The board of Satyam Computer Services, the Indian outsourcer involved in a financial scandal, is meeting on 29 September to consider financial results of the company that were delayed after the scandal.
Satyam's board will meet to consider the audited financial results for the years ended 31 March, 2009 and March 31, 2010, according to the National Stock Exchange of India.
Satyam had earlier received permission from India's Company Law Board (CLB) to delay to 30 September the filing of its 2008 and 2009 results. In October last year, the CLB had extended the deadline for filing to 30 June.
The board meeting to consider the results is an indication that the company may finally present its results for the two fiscal years. It is not clear whether Satyam's board will also consider results for the quarter ended 30 June this year.
The company did not immediately respond to email and calls requesting comment.
Satyam was plunged into a financial crisis last year after its former chairman and founder, B. Ramalinga Raju, disclosed that the company's revenue and profits had been inflated for several years. A board appointed by the Indian government ordered the company's accounts to be restated, and also invited bids to select a strategic investor for the company.
Tech Mahindra, another Indian outsourcer, acquired a 43 per cent stake in the company last year. Satyam now uses the "Mahindra Satyam" brand to market its services.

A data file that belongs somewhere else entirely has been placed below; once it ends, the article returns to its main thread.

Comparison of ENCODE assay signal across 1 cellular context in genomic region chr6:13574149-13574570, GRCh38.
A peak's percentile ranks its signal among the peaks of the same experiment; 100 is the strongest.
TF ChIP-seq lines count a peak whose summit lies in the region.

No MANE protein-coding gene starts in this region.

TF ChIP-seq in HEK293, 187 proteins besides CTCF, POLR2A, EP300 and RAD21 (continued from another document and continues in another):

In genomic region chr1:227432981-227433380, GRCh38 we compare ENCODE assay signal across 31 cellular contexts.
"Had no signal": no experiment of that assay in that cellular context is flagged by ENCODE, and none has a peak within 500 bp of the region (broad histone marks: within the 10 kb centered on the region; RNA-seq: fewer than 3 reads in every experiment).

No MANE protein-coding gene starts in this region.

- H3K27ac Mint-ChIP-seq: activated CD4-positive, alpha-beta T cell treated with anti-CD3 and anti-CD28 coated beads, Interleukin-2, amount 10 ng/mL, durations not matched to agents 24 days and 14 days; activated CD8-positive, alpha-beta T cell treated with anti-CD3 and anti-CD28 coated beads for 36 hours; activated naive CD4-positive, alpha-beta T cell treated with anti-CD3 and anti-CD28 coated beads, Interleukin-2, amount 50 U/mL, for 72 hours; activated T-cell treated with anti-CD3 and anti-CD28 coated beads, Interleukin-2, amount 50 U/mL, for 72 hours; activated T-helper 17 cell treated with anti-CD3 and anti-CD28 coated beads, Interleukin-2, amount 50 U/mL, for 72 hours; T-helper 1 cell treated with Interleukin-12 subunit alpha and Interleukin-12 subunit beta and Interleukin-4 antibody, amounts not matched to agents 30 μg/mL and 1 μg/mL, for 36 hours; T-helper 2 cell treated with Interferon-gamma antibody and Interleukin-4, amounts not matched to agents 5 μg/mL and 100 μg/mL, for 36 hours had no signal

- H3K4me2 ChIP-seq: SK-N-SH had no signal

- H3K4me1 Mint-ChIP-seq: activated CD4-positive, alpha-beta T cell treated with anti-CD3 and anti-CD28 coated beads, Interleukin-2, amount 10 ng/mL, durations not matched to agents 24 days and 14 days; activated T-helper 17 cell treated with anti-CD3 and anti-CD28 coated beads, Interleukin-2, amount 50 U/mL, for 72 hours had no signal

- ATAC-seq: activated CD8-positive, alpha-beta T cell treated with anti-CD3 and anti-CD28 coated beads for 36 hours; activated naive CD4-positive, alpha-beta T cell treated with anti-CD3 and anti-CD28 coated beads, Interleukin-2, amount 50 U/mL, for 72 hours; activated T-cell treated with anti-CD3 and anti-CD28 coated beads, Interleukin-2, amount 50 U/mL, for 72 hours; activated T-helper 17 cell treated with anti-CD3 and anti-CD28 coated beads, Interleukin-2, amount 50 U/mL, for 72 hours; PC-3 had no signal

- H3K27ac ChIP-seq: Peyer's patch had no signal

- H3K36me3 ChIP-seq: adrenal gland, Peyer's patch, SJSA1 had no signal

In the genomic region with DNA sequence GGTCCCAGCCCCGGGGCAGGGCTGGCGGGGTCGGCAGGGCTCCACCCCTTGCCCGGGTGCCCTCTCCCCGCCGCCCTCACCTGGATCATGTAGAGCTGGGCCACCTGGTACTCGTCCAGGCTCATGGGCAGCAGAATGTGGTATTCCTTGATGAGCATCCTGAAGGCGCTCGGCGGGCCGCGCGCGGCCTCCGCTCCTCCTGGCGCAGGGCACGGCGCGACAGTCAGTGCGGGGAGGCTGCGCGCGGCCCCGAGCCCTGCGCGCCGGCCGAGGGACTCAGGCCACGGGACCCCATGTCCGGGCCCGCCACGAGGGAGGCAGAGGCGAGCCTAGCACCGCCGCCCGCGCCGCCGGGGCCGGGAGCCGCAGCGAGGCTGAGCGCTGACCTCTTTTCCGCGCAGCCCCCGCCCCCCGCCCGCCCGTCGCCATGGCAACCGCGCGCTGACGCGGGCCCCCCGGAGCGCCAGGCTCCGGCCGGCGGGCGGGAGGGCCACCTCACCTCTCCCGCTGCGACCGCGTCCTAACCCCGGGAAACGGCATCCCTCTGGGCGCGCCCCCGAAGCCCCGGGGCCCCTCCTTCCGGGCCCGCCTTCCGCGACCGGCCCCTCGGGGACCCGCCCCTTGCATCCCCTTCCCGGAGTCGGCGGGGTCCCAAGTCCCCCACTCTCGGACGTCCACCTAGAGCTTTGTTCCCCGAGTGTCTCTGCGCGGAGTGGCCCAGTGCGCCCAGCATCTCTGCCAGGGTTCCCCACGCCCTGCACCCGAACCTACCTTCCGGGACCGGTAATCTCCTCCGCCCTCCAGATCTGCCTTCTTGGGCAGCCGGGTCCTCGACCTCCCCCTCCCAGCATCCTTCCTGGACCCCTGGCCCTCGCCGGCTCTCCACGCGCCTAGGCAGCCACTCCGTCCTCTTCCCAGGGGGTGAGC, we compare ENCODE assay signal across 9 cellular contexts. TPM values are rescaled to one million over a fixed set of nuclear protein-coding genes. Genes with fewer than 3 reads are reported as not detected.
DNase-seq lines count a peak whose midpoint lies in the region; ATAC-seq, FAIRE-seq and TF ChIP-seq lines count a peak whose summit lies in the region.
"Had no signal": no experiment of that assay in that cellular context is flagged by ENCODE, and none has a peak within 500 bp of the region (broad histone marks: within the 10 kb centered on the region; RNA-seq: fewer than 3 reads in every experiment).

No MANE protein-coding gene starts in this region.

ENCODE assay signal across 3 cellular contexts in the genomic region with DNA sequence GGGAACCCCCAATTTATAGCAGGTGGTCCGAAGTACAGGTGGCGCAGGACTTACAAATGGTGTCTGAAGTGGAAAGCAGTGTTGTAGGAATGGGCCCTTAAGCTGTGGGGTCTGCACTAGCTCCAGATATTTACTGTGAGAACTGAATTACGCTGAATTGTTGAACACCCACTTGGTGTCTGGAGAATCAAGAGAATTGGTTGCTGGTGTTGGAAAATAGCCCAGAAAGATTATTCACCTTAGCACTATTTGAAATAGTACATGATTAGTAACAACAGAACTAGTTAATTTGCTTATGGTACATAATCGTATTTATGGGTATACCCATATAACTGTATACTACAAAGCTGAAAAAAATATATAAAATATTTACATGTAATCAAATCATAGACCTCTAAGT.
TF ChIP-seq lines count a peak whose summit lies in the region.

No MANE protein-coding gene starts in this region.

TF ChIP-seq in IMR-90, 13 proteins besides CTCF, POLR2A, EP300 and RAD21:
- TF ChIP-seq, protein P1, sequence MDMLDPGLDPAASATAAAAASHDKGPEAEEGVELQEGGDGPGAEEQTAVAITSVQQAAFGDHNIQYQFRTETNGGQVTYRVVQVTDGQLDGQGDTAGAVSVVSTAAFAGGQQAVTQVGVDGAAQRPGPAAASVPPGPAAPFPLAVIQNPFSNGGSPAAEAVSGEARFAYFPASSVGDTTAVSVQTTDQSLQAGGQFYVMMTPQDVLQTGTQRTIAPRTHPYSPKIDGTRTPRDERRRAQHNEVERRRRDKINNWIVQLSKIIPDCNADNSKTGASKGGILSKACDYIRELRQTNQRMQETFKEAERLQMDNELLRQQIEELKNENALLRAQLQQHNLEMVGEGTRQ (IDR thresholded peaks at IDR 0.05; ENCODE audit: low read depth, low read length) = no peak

A number of analysts have pointed out that to regain customer confidence after the scandal, Satyam had to disclose some financial data to customers and the public.
It will become more difficult for the company to pick up new customers, and renew existing business if it does not disclose its financials quickly, Anthony Miller, managing partner at TechMarketView, a U.K. research firm, said in July after Satyam got an extension from the CLB to file its results by 30 September.
Satyam officials however said that the restatement of the accounts was getting delayed as the company had limited access to financial data, which is in the custody of the country's Central Bureau of Investigation (CBI).
The CBI is investigating the role of Raju and some other former key executives of Satyam in the fraudulent accounting at the company. Raju was released on bail last month in a case that has dragged on for over a year, and has as yet to reach the trial stage.
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